European Medical Device Regulation (EU MDR) brings significant changes to the medical device industry, with new classification rules topping the list.

It is less than one year until the end of the European Medical Device Regulation’s (EU MDR) transition period – May 26, 2020 – and Class I manufacturers cannot afford to fall behind on compliance. Now is the time to act and comply with the new regulation to ensure proper certifications are issued to continue to sell products in the EU market.

Lack of urgency in complying with the new regulation may be due to manufacturers’ misperceptions, such as the assumption that only industry competitors manufacturing high-risk devices are required to conform with the EU MDR. Dispelling this myth could not be more crucial.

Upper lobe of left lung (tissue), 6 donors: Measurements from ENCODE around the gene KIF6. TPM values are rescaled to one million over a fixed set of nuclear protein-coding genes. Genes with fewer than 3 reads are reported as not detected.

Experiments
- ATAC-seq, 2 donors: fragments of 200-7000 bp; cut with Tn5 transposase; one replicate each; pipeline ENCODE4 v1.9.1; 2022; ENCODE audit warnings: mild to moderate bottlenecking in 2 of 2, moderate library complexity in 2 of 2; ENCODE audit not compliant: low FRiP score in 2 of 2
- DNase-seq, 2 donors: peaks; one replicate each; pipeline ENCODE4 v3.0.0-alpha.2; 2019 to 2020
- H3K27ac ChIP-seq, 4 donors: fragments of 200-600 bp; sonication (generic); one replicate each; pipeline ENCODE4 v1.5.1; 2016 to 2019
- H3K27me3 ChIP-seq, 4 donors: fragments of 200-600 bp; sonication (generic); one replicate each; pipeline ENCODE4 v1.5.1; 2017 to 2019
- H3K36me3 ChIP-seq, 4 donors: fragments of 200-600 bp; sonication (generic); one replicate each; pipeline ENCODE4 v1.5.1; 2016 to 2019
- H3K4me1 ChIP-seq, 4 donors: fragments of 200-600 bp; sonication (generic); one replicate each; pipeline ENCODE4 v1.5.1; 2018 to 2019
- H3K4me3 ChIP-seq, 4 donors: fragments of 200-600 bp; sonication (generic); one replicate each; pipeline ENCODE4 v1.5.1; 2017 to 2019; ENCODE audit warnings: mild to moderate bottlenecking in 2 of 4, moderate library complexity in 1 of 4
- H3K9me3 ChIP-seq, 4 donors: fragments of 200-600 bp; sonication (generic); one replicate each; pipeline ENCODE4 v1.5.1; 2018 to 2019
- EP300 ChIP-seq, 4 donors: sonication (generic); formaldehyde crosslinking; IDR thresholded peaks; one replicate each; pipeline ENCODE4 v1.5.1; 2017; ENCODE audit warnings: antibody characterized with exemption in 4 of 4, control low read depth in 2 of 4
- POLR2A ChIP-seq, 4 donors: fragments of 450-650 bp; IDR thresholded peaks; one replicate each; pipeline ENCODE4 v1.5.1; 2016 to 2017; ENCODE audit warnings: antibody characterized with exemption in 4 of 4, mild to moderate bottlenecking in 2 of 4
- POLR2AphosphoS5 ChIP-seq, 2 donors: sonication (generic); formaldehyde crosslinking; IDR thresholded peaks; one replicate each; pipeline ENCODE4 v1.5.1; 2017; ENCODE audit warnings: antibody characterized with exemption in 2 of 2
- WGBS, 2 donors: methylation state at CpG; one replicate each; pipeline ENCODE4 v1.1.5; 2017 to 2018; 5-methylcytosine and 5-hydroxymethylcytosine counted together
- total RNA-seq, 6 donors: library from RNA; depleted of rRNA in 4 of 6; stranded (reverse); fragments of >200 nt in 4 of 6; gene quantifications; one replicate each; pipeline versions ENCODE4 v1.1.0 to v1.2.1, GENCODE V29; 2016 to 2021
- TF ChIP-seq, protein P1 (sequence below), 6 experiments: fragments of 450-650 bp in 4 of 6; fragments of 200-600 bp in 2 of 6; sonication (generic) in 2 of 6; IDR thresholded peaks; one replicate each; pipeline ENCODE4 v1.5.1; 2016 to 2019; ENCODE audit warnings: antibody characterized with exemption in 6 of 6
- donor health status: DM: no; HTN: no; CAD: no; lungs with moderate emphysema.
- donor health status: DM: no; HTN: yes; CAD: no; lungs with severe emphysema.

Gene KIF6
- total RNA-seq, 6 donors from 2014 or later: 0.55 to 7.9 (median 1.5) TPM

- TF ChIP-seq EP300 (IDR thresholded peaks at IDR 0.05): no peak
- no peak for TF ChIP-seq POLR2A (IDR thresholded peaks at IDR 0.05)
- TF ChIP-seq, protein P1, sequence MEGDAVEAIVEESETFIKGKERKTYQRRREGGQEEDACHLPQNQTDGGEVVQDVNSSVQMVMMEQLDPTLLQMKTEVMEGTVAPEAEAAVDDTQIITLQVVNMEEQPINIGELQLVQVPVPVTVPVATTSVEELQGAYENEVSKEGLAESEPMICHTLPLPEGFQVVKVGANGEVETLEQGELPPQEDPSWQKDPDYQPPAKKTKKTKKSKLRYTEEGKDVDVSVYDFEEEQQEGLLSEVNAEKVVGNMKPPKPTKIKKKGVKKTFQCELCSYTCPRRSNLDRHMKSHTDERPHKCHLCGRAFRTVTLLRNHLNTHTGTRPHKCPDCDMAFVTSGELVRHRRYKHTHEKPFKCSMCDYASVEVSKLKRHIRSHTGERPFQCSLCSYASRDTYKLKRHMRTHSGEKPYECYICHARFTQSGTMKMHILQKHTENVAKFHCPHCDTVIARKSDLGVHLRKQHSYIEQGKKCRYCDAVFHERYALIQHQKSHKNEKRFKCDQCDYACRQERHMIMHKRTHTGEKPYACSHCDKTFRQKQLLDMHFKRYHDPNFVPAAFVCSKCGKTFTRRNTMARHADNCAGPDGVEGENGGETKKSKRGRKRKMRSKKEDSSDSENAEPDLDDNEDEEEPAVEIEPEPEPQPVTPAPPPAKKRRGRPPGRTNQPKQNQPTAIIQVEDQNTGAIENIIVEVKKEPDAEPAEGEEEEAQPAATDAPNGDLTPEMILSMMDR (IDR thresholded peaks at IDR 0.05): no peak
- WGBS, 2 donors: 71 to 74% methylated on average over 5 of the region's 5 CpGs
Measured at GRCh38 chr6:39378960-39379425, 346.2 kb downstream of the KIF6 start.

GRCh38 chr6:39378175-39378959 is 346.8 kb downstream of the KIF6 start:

The new EU MDR brings significant changes to the medical device industry, with new classification rules being one of the most important. For Class I manufacturers to face the impending challenges, the following points help provide a clear pathway to compliance.

Publication of the MDR in 2017 opened a new chapter for manufacturers trading in the EU market. The MDR establishes that within the three-year transition period, all manufacturers will have to fall under one of three obligations to continue trading products in the EU. Manufacturers can re-certify under the Medical Devices Directive (MDD) or self-certify under the new requirements of the MDR, while manufacturers producing up-classified devices will need notified body review before the deadline. The first obligation states that if a product is recertified under the MDD (before May 25, 2020) manufacturers can take advantage of an extended transition period until May 2024. However, Class I devices have no EU certificate so there is no extended transition period and all new MDR requirements apply immediately on May 26, 2020.